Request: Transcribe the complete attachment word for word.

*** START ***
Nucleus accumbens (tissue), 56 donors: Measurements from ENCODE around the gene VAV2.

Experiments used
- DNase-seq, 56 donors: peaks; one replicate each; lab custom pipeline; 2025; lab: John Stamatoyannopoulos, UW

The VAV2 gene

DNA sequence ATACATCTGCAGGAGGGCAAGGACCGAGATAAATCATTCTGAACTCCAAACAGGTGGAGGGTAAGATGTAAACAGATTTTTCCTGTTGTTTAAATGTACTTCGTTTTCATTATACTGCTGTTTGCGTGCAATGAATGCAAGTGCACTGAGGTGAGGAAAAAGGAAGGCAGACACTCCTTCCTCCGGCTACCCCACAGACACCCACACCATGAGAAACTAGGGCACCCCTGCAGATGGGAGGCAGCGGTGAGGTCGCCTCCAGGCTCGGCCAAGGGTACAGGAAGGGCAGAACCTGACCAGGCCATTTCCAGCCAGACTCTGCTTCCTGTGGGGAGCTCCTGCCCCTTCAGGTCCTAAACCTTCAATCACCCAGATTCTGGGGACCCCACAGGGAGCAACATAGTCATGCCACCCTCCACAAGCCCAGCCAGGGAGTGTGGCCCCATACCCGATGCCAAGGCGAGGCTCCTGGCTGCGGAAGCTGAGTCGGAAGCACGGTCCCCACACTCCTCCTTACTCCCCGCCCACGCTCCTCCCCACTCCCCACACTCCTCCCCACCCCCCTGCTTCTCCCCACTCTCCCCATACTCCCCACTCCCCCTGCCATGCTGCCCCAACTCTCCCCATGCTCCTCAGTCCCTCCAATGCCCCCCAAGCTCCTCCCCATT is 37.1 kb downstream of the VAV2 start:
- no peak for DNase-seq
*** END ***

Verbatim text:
Nucleus accumbens (tissue), 56 donors: Measurements from ENCODE around the gene VAV2.

Experiments used
- DNase-seq, 56 donors: peaks; one replicate each; lab custom pipeline; 2025; lab: John Stamatoyannopoulos, UW

The VAV2 gene

DNA sequence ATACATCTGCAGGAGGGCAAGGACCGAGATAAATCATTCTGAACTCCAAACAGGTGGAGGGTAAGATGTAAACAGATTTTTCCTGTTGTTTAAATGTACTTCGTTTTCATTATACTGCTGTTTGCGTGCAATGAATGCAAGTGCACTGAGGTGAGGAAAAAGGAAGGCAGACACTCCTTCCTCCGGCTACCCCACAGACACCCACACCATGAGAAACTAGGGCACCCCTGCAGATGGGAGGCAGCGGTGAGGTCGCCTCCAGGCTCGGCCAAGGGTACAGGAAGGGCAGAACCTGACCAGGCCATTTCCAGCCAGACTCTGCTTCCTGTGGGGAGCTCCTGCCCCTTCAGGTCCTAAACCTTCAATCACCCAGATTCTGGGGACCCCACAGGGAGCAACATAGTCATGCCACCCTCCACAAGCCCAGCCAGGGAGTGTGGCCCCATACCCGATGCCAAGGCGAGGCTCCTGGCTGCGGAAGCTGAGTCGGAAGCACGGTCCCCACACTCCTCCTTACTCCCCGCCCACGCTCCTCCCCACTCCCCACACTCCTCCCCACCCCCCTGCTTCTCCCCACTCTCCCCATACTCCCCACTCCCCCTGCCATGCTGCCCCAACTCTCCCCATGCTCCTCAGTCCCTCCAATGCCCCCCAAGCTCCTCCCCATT is 37.1 kb downstream of the VAV2 start:
- no peak for DNase-seq